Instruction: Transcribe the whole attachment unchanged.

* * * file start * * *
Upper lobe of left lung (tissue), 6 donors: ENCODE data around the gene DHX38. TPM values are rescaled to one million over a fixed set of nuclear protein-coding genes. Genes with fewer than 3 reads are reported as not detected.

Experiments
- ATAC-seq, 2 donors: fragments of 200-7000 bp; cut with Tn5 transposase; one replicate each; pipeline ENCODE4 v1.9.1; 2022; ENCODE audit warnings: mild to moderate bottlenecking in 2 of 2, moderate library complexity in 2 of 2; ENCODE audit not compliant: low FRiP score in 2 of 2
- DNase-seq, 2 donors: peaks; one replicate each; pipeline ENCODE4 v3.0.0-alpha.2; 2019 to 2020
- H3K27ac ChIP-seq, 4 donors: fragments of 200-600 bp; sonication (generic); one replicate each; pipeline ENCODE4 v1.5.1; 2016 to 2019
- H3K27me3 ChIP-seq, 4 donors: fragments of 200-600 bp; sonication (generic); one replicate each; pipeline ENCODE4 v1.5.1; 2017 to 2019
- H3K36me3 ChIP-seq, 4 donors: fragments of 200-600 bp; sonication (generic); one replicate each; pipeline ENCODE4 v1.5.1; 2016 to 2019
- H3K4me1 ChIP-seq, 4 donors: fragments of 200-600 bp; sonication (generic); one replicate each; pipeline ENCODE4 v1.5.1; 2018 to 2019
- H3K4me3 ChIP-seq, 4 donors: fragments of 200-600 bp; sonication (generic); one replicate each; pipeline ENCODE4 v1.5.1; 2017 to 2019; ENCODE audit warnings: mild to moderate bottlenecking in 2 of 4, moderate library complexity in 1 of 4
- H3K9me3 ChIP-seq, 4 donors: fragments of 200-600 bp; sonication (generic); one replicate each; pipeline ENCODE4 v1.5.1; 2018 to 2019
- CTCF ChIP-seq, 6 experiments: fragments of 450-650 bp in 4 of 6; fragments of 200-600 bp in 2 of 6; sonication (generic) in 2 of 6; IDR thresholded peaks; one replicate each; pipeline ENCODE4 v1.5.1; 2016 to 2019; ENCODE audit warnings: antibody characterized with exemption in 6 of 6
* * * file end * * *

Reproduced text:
Upper lobe of left lung (tissue), 6 donors: ENCODE data around the gene DHX38. TPM values are rescaled to one million over a fixed set of nuclear protein-coding genes. Genes with fewer than 3 reads are reported as not detected.

Experiments
- ATAC-seq, 2 donors: fragments of 200-7000 bp; cut with Tn5 transposase; one replicate each; pipeline ENCODE4 v1.9.1; 2022; ENCODE audit warnings: mild to moderate bottlenecking in 2 of 2, moderate library complexity in 2 of 2; ENCODE audit not compliant: low FRiP score in 2 of 2
- DNase-seq, 2 donors: peaks; one replicate each; pipeline ENCODE4 v3.0.0-alpha.2; 2019 to 2020
- H3K27ac ChIP-seq, 4 donors: fragments of 200-600 bp; sonication (generic); one replicate each; pipeline ENCODE4 v1.5.1; 2016 to 2019
- H3K27me3 ChIP-seq, 4 donors: fragments of 200-600 bp; sonication (generic); one replicate each; pipeline ENCODE4 v1.5.1; 2017 to 2019
- H3K36me3 ChIP-seq, 4 donors: fragments of 200-600 bp; sonication (generic); one replicate each; pipeline ENCODE4 v1.5.1; 2016 to 2019
- H3K4me1 ChIP-seq, 4 donors: fragments of 200-600 bp; sonication (generic); one replicate each; pipeline ENCODE4 v1.5.1; 2018 to 2019
- H3K4me3 ChIP-seq, 4 donors: fragments of 200-600 bp; sonication (generic); one replicate each; pipeline ENCODE4 v1.5.1; 2017 to 2019; ENCODE audit warnings: mild to moderate bottlenecking in 2 of 4, moderate library complexity in 1 of 4
- H3K9me3 ChIP-seq, 4 donors: fragments of 200-600 bp; sonication (generic); one replicate each; pipeline ENCODE4 v1.5.1; 2018 to 2019
- CTCF ChIP-seq, 6 experiments: fragments of 450-650 bp in 4 of 6; fragments of 200-600 bp in 2 of 6; sonication (generic) in 2 of 6; IDR thresholded peaks; one replicate each; pipeline ENCODE4 v1.5.1; 2016 to 2019; ENCODE audit warnings: antibody characterized with exemption in 6 of 6